Data center epitomizes ‘mission critical’
The $32.7 million, 82,700-sq-ft Indiana University Data Center in Bloomington is critical for the institution of higher learning. Bearing heavy responsibility, the data center is required to ensure the safety and security of the university’s most prized networking, computer processing, and data storage equipment.
The data center supports teaching, research, and administration at all eight university campuses, and enhances the university’s competitiveness for research grants. It secures the university’s digital and technological assets, including the supercomputers Big Red and Quarry, and the Bloomington hub of Indiana’s statewide I-Light network.
Finally, the data center and its staff provide backup data space, network capability, and critical redundancy to the state of Indiana.
As one of the largest data centers in the region and the largest for higher education in the state, it currently holds 2.8 petabytes of information and supports computing on thousands of servers. Designed for longevity and resiliency, the data center’s exterior is a concrete structure that was built bunker-style to help defend against power outages, flooding, and even an F5 tornado.
The facility is a Tier III, N+1 configuration that provides the necessary redundancy to continue powering the data center through all but the most severe catastrophes. Any component in the power distribution system can be taken offline during a planned outage, without interrupting power to compute equipment. The configuration provides for fuel storage located on-site that can enable 24 hours of continuous power and meets other requirements of a Tier III design.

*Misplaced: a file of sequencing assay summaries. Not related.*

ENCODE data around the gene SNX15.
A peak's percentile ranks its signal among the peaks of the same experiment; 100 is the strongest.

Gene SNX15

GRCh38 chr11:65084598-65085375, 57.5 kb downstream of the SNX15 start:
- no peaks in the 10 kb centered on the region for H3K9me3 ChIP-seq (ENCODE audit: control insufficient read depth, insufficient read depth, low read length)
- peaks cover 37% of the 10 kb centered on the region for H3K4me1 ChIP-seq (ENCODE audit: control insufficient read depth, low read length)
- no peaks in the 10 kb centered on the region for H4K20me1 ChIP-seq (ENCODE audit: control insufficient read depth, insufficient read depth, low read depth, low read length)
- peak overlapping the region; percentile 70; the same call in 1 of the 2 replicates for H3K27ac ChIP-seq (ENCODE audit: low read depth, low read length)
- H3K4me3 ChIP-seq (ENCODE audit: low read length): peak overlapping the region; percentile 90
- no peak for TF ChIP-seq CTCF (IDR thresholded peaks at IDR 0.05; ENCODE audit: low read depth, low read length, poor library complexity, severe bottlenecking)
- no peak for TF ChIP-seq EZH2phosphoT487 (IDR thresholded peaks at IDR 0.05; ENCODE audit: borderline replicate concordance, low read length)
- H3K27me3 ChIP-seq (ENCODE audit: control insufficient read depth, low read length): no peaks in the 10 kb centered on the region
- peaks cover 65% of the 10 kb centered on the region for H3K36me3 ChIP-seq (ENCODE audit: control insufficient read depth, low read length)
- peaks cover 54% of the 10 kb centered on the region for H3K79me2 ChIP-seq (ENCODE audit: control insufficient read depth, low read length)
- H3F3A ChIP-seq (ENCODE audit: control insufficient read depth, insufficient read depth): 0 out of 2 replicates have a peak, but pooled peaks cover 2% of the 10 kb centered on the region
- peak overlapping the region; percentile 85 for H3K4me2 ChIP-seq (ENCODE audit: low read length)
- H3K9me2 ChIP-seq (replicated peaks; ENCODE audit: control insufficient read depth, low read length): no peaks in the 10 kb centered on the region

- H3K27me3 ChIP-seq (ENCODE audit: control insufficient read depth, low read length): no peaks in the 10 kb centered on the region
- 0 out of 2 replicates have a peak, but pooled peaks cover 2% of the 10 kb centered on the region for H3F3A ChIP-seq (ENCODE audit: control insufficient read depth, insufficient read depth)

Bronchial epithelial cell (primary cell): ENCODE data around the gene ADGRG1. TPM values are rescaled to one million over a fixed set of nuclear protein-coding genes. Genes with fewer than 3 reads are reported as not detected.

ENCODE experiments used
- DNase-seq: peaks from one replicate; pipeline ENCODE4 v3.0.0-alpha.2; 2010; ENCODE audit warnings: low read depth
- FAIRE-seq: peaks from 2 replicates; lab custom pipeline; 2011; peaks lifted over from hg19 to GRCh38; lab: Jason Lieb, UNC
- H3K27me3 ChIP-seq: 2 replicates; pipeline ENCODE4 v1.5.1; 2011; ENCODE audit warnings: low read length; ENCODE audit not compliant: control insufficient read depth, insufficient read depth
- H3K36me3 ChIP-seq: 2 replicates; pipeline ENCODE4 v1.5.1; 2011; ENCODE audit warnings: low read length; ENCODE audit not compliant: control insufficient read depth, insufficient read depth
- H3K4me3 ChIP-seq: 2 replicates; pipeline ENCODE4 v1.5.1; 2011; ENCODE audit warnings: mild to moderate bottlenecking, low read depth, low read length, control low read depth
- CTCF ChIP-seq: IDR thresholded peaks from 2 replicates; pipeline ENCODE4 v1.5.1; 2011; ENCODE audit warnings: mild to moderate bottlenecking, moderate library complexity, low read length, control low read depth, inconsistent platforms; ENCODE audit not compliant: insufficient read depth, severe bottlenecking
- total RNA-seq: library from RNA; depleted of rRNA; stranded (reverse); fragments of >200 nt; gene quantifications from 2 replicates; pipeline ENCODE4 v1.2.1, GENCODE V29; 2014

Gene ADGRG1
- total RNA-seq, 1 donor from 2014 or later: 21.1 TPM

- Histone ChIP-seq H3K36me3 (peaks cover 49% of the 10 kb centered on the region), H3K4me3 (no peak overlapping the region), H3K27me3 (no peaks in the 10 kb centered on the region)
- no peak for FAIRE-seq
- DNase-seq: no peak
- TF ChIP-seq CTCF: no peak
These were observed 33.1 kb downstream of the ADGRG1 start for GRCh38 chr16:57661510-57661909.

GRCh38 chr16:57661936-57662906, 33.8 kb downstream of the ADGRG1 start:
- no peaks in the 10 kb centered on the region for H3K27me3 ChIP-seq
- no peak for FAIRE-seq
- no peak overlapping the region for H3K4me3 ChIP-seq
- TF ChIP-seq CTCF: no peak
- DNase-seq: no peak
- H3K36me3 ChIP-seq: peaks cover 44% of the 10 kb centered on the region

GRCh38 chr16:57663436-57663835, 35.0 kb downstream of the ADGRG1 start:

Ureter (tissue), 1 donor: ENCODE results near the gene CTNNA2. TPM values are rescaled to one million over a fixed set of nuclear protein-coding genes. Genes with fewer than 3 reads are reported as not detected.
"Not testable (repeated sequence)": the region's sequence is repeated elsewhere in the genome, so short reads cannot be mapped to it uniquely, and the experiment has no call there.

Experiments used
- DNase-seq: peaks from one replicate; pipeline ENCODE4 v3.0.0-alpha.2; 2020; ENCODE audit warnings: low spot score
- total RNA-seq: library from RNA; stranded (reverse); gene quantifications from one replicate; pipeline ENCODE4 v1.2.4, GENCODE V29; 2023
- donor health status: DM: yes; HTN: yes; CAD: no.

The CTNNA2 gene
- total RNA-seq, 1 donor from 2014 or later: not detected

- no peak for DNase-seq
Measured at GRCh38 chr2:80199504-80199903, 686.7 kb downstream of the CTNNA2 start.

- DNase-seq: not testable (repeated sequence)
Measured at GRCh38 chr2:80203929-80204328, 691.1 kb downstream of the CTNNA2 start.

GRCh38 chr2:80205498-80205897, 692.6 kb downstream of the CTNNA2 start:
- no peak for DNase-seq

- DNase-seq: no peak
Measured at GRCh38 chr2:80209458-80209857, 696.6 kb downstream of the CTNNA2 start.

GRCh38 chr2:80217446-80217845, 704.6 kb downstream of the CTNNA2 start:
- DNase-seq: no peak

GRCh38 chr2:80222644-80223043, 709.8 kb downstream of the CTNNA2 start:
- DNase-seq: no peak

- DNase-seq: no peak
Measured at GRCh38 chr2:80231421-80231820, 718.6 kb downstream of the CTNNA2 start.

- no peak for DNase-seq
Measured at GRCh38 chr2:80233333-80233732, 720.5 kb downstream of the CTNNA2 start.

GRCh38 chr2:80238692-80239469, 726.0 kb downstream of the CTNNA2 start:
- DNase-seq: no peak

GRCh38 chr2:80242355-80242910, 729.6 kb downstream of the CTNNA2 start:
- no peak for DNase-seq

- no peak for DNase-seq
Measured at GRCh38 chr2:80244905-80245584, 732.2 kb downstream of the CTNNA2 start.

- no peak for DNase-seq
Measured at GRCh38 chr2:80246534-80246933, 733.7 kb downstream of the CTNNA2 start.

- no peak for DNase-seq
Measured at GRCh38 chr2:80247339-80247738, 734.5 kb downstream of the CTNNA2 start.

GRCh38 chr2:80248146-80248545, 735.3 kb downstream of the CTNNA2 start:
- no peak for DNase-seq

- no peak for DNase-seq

Three 12-kV circuits provide power to the facility. The main feed is from Duke Energy, a primary utility source for Indiana, Ohio, and Kentucky. Another feed is from the campus’ distribution system, which is situated away from the data center. If an event interrupts the circuit from Duke Energy, power automatically switches to the distribution feed. The third circuit, which requires manual switching in the event of an emergency, provides additional redundancy.
All three circuits connect to a 15-kV switchgear lineup that acts as the brain of the data center’s on-site power system. Power travels from the switchgear to four substations: two for compute, or server, rooms—CS1 and CS2, and two for mechanical rooms—MS1 and MS2.
Substation CS1 powers the enterprise compute room and is a dual main breaker configuration, which keeps it connected to the normal utility source or the on-site generation. In the event of a power disruption, substation CS1 links directly to a pair of 1.5-MW generators via ASCO generator paralleling switchgear.
If a utility source interruption occurs, two 750-kVA uninterruptible power supply (UPS) units provide interim power for up to 25 secs, or until the generator main breaker closes, rerouting the load to the generators. These UPS units utilize flywheel energy storage to maintain the load until the generators are online.
The short duration of effective power produced by flywheel technology emphasized the need for fast, reliable switchgear.
“We carefully selected our switchgear knowing that power must be transferred in under 25 secs,” said Robert Lowden, director, Enterprise Infrastructure for the university. “Our ASCO switchgear reliably transfers power within 10 secs, relieving the flywheel energy storage that would otherwise drop the load after 25 secs.”
Specifying flywheel technology rather than conventional batteries saved a significant amount of floor space and decreased the university’s carbon footprint. Flywheel technology also eliminates the cost of battery replacement every five years and of safely disposing lead and hazardous chemicals.